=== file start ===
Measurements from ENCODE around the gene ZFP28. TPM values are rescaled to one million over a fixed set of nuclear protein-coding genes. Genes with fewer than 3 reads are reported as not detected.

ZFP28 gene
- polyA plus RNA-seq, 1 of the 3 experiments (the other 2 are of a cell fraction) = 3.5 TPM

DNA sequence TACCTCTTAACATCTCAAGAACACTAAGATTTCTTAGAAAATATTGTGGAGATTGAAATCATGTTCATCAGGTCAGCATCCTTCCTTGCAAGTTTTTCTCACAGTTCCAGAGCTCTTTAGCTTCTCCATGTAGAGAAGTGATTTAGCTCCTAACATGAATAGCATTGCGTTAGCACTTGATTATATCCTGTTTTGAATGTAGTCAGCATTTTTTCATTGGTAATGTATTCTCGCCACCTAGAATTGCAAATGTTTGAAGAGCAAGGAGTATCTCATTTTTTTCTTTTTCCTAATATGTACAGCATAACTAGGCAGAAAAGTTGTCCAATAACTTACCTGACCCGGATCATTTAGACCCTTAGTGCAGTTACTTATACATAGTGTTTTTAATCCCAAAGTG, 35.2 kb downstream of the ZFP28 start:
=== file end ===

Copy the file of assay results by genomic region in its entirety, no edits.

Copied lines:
Measurements from ENCODE around the gene ZFP28. TPM values are rescaled to one million over a fixed set of nuclear protein-coding genes. Genes with fewer than 3 reads are reported as not detected.

ZFP28 gene
- polyA plus RNA-seq, 1 of the 3 experiments (the other 2 are of a cell fraction) = 3.5 TPM

DNA sequence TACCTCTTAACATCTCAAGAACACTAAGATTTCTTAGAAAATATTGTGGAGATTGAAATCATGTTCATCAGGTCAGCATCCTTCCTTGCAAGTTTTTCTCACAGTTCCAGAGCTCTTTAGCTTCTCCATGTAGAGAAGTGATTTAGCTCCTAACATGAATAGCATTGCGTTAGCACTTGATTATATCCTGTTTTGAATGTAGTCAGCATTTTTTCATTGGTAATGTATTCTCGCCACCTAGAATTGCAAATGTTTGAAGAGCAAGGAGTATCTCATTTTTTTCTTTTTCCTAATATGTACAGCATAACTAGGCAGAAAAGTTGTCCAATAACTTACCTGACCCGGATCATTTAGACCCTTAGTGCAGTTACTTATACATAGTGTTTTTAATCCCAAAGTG, 35.2 kb downstream of the ZFP28 start: